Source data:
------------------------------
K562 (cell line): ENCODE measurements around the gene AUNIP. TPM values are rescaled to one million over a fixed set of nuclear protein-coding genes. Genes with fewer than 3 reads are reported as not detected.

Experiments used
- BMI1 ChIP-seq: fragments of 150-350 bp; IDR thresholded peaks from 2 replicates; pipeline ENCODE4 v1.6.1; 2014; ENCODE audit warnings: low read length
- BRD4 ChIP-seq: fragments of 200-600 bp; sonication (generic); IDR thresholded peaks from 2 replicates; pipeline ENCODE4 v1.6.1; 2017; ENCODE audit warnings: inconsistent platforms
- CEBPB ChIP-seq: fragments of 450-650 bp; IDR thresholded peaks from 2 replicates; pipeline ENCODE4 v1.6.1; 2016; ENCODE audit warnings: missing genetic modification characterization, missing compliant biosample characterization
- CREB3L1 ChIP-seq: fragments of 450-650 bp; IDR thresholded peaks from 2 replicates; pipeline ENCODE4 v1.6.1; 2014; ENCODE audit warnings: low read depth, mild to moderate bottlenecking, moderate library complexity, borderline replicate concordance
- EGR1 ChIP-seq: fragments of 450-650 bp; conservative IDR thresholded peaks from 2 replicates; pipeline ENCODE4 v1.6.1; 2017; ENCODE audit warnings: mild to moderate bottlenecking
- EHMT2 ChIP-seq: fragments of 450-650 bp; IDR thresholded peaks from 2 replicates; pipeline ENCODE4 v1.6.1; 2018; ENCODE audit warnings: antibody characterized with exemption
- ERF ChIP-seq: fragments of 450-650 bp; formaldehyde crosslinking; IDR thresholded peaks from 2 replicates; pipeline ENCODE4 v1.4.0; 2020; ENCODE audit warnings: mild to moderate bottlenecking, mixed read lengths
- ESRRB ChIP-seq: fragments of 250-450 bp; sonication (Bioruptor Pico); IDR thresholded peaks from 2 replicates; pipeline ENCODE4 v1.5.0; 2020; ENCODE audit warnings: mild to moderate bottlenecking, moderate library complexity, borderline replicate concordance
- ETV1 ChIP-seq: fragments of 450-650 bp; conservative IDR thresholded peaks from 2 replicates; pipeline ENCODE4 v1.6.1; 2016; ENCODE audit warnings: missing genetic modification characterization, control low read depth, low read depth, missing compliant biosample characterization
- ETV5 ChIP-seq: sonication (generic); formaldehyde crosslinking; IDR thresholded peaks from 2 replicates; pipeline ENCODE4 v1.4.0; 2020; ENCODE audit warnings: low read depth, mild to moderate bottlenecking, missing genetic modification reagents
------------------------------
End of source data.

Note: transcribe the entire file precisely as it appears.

K562 (cell line): ENCODE measurements around the gene AUNIP. TPM values are rescaled to one million over a fixed set of nuclear protein-coding genes. Genes with fewer than 3 reads are reported as not detected.

Experiments used
- BMI1 ChIP-seq: fragments of 150-350 bp; IDR thresholded peaks from 2 replicates; pipeline ENCODE4 v1.6.1; 2014; ENCODE audit warnings: low read length
- BRD4 ChIP-seq: fragments of 200-600 bp; sonication (generic); IDR thresholded peaks from 2 replicates; pipeline ENCODE4 v1.6.1; 2017; ENCODE audit warnings: inconsistent platforms
- CEBPB ChIP-seq: fragments of 450-650 bp; IDR thresholded peaks from 2 replicates; pipeline ENCODE4 v1.6.1; 2016; ENCODE audit warnings: missing genetic modification characterization, missing compliant biosample characterization
- CREB3L1 ChIP-seq: fragments of 450-650 bp; IDR thresholded peaks from 2 replicates; pipeline ENCODE4 v1.6.1; 2014; ENCODE audit warnings: low read depth, mild to moderate bottlenecking, moderate library complexity, borderline replicate concordance
- EGR1 ChIP-seq: fragments of 450-650 bp; conservative IDR thresholded peaks from 2 replicates; pipeline ENCODE4 v1.6.1; 2017; ENCODE audit warnings: mild to moderate bottlenecking
- EHMT2 ChIP-seq: fragments of 450-650 bp; IDR thresholded peaks from 2 replicates; pipeline ENCODE4 v1.6.1; 2018; ENCODE audit warnings: antibody characterized with exemption
- ERF ChIP-seq: fragments of 450-650 bp; formaldehyde crosslinking; IDR thresholded peaks from 2 replicates; pipeline ENCODE4 v1.4.0; 2020; ENCODE audit warnings: mild to moderate bottlenecking, mixed read lengths
- ESRRB ChIP-seq: fragments of 250-450 bp; sonication (Bioruptor Pico); IDR thresholded peaks from 2 replicates; pipeline ENCODE4 v1.5.0; 2020; ENCODE audit warnings: mild to moderate bottlenecking, moderate library complexity, borderline replicate concordance
- ETV1 ChIP-seq: fragments of 450-650 bp; conservative IDR thresholded peaks from 2 replicates; pipeline ENCODE4 v1.6.1; 2016; ENCODE audit warnings: missing genetic modification characterization, control low read depth, low read depth, missing compliant biosample characterization
- ETV5 ChIP-seq: sonication (generic); formaldehyde crosslinking; IDR thresholded peaks from 2 replicates; pipeline ENCODE4 v1.4.0; 2020; ENCODE audit warnings: low read depth, mild to moderate bottlenecking, missing genetic modification reagents